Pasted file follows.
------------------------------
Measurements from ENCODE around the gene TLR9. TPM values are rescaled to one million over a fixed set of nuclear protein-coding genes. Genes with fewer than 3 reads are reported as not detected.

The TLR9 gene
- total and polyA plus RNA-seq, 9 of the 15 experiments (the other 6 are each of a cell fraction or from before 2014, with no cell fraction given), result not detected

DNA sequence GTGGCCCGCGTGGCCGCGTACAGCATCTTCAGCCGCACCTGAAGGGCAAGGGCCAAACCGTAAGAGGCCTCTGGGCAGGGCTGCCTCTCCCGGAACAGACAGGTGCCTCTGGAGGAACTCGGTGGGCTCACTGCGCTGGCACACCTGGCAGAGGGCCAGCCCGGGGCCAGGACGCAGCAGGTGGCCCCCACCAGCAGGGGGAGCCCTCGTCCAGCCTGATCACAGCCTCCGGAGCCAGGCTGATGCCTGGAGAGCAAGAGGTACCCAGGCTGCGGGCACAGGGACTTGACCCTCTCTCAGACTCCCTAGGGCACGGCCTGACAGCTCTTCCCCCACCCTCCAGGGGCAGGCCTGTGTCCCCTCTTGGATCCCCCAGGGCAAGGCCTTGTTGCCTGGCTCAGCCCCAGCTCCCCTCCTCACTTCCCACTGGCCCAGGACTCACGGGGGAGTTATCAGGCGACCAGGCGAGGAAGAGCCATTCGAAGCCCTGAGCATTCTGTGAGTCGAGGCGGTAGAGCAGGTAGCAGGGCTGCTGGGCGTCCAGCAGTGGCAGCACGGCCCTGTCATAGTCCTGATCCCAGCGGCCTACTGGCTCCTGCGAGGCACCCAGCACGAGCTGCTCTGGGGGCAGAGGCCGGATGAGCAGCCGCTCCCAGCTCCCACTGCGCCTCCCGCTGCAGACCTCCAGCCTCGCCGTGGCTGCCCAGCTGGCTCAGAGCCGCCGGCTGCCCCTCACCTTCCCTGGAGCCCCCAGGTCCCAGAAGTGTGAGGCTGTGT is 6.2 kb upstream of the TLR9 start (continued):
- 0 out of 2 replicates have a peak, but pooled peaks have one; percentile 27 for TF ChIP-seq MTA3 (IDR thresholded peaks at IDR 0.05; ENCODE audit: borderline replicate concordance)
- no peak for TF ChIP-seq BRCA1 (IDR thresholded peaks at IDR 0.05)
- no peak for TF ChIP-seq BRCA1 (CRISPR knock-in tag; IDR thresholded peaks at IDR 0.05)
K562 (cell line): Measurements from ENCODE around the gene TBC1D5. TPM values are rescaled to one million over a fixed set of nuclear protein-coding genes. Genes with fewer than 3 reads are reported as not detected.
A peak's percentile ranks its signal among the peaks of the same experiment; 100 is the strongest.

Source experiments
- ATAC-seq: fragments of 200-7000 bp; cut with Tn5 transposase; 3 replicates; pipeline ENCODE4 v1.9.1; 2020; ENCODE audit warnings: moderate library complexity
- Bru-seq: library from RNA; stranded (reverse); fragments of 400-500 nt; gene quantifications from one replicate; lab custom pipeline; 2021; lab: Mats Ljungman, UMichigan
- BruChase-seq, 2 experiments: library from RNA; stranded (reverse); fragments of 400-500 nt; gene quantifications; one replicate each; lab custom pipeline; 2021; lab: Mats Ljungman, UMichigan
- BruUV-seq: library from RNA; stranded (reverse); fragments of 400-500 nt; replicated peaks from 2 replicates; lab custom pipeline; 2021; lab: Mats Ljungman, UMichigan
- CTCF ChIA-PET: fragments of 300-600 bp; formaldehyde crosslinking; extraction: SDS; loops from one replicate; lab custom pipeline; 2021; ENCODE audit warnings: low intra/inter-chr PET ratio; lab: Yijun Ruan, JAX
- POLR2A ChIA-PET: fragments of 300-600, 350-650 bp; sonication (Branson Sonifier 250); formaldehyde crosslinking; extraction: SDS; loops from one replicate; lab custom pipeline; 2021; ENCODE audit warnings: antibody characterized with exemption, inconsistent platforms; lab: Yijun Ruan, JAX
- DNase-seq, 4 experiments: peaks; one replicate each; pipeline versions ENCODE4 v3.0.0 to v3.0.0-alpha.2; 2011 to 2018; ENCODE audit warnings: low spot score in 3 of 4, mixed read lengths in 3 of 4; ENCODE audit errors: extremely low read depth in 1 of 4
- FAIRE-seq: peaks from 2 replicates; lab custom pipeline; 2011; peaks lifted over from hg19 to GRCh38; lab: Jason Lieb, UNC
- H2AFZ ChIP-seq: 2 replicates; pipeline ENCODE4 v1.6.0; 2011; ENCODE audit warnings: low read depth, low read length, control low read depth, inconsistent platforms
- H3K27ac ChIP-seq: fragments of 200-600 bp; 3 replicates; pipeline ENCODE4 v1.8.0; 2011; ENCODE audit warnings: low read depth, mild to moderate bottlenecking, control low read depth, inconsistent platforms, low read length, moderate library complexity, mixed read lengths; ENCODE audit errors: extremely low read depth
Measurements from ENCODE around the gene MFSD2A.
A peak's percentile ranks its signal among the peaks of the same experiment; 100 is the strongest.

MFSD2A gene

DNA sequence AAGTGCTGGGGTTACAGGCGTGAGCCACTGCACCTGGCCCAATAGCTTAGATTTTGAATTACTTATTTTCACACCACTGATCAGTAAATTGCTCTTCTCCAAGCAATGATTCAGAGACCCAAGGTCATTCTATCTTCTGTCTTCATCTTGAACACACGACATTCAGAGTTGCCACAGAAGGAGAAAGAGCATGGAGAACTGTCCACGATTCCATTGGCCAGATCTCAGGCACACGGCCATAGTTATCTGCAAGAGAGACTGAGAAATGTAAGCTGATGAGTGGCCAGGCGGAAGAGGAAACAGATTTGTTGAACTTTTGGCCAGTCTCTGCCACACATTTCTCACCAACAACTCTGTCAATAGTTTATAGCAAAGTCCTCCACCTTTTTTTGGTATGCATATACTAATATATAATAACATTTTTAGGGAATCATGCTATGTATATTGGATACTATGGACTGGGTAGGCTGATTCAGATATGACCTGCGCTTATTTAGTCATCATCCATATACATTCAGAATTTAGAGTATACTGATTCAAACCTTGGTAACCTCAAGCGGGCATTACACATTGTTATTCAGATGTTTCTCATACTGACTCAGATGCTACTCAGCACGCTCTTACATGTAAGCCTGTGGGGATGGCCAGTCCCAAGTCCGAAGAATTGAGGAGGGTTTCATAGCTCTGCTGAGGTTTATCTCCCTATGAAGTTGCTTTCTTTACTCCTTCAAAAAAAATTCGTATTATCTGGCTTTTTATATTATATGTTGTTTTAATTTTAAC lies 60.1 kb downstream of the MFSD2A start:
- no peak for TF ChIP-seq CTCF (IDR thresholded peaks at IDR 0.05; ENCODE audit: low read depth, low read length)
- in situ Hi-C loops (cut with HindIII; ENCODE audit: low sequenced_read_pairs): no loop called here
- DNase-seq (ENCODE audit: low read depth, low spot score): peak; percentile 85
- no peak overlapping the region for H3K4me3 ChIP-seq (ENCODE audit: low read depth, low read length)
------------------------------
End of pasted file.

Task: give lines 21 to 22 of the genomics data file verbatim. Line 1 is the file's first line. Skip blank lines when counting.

Measurements from ENCODE around the gene MFSD2A.
A peak's percentile ranks its signal among the peaks of the same experiment; 100 is the strongest.